Working in fast food is not an easy gig—no matter what position you hold in the restaurant. For many of us, a fast-food job is an entry point into the workplace as a teenager. It’s an opportunity to learn job skills while earning your first paycheck.
For others, fast food restaurants offer good opportunities for advancement. You can work your way up through a company and earn six figures by running multiple locations–at least, that’s the way it used to be.
As many states and companies are raising their minimum wage, combined with the pandemic causing a seismic shift in the job market, fast-food jobs are starting to look a lot different.
Now, fast food restaurants are offering starting wages as high as $15 per hour or more, according to Indeed. But there are still significant labor shortages. At least, that’s what those in ownership and management are saying.
Bosses Vs. Workers
A Twitter post from a Florida-based Jimmy John’s recently went viral because it featured two signs on the door of a shuttered location. In the image, the note from the location’s owners read:
“This location is temporarily closed due to labor shortage. We are in the process of restaffing to return to normal operations and would like to apologize for the inconvenience. Thank you for your patience.”
The second sign came from a former employee, who wanted to share their two cents about why this particular Jimmy John’s was closed.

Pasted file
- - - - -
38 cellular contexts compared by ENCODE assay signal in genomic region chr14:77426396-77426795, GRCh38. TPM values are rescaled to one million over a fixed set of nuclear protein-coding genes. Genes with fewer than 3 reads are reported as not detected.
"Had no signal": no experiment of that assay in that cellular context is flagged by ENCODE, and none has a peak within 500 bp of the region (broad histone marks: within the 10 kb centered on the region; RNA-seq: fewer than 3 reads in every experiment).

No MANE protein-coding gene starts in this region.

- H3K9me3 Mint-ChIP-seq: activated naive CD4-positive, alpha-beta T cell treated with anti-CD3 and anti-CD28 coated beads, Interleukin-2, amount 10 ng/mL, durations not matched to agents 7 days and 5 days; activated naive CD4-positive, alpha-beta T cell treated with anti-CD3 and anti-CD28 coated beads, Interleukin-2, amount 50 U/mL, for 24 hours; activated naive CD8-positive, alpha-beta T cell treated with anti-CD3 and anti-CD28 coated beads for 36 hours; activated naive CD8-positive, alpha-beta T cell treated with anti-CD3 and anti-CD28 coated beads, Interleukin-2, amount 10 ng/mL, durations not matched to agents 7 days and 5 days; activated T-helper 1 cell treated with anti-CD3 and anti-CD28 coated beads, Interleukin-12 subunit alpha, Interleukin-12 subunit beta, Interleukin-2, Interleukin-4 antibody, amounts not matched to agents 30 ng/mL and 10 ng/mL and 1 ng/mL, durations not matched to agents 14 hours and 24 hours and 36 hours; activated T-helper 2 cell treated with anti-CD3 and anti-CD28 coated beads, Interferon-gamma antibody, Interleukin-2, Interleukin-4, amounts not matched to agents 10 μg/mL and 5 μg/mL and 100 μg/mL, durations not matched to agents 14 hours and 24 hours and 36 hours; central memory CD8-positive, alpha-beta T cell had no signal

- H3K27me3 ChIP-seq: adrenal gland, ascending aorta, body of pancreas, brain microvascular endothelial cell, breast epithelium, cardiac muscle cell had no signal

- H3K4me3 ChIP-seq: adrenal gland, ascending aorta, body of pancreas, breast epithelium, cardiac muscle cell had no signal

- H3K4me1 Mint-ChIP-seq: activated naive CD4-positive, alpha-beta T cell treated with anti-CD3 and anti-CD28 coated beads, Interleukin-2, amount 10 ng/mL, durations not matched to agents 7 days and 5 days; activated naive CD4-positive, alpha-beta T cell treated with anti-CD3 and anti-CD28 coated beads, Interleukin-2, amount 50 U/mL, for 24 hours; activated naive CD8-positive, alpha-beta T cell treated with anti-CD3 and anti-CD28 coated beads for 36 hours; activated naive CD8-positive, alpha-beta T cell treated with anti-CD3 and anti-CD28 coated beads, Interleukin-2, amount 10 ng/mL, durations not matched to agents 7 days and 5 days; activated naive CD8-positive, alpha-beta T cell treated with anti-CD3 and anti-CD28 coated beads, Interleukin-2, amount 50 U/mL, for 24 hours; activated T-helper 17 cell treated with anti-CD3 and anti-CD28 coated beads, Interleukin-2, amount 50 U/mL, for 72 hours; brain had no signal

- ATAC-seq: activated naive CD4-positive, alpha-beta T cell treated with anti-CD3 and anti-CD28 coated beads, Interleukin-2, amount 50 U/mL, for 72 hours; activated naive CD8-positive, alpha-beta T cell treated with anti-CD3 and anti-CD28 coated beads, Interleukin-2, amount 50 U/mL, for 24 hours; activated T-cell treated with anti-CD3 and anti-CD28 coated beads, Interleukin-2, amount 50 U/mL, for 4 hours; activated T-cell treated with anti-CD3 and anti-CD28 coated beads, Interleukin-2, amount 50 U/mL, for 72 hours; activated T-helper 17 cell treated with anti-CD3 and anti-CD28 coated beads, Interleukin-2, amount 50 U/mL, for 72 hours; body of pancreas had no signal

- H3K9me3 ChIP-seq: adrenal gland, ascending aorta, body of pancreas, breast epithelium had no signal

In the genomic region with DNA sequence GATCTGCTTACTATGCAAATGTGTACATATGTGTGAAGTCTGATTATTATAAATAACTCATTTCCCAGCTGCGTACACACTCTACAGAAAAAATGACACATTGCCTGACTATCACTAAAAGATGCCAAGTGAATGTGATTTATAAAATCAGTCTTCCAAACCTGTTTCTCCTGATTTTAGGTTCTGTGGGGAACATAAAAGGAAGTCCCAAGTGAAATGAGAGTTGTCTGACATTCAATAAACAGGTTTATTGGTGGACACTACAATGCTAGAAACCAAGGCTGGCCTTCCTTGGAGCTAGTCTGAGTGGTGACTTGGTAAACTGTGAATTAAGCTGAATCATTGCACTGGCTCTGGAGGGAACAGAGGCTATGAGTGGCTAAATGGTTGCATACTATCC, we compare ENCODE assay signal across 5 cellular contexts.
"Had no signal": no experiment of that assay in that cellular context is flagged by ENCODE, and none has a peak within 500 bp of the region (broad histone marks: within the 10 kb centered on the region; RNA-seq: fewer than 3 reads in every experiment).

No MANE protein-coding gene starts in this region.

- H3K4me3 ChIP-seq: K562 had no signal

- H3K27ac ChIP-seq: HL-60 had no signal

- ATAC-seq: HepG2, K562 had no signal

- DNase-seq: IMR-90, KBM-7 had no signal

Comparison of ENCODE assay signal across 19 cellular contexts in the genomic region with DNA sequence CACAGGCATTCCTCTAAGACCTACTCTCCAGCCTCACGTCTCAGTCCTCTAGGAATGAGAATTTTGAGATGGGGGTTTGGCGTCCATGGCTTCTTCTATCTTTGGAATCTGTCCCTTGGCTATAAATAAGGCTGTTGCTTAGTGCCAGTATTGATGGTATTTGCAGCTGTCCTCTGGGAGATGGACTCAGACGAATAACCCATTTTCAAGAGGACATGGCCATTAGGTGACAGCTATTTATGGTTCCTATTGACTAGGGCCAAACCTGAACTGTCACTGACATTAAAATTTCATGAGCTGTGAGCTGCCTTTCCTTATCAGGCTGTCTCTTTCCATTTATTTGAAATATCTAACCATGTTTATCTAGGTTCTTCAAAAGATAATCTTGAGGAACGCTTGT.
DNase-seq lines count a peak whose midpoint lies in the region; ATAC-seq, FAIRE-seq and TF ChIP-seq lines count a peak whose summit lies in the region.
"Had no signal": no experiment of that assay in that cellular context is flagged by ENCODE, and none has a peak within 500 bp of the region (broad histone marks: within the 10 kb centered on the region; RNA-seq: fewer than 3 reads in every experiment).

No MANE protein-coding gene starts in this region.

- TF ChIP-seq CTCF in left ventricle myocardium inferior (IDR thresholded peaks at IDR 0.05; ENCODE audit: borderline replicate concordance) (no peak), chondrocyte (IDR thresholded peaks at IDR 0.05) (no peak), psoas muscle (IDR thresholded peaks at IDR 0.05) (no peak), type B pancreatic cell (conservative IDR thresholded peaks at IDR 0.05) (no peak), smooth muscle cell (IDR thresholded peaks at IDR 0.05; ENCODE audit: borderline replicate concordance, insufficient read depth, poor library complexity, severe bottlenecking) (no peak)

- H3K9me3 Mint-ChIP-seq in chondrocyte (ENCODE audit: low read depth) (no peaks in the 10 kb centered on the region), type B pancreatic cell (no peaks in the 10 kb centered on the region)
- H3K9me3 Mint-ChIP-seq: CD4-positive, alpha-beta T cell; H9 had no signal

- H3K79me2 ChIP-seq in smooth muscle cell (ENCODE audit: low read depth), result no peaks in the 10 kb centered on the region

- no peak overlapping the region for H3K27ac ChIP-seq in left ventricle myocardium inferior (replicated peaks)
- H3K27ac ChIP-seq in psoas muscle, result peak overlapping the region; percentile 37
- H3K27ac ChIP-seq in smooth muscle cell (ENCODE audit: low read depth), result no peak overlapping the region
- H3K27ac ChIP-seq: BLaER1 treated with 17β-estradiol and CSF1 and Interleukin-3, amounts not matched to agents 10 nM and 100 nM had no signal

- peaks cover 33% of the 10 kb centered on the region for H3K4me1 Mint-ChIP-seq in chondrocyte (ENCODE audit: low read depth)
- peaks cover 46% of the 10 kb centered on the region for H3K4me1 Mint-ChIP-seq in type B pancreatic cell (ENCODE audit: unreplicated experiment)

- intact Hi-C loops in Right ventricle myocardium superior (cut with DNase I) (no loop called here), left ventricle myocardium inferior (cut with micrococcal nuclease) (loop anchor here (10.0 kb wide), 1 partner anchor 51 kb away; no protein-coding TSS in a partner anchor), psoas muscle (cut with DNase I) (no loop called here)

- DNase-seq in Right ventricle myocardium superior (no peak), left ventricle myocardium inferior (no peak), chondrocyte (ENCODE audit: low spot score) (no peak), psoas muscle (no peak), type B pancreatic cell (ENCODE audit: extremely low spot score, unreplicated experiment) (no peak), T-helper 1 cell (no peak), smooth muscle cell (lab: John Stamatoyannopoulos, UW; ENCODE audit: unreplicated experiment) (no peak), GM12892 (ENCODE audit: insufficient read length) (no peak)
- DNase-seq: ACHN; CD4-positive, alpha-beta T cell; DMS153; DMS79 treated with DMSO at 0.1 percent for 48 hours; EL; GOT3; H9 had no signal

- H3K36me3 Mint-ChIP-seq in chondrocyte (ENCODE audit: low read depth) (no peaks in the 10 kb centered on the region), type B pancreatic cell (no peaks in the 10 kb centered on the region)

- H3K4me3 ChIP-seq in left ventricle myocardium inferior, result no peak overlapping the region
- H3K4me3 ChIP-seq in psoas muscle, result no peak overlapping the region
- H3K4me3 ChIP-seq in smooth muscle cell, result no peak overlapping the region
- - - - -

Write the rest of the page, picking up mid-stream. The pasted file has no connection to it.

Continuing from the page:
“There IS no labor shortage!! The owners of this establishment treated their employees like dogs, never once helping us out—they don’t even live in Florida. All employees (including management) were students and did a great job keeping the store running with no help from owners. The past few months of crappy business have been the result of lazy, careless ownership.”
Support For Workers
With the great resignation starting in the summer of 2021, fast-food restaurants have been struggling to remain fully staffed. Despite the fact that most fast-food workers are making way more cash than ever before.
For many fast-food chains, this is speeding up the transition to fully-automated locations with touch screen/app/online ordering. Which significantly reduces the number of jobs at each location.
On social media, the support for the worker side of the argument is incredibly vocal. One commenter wrote, “shoutout to all the workers refusing to take s****y treatment, not to mention lies, from the bosses and owners.”
No matter which side of the issue you fall on, the one positive is that these unhappy workers were able to quit and find employment elsewhere. Hopefully, they landed somewhere with better conditions and pay structure.
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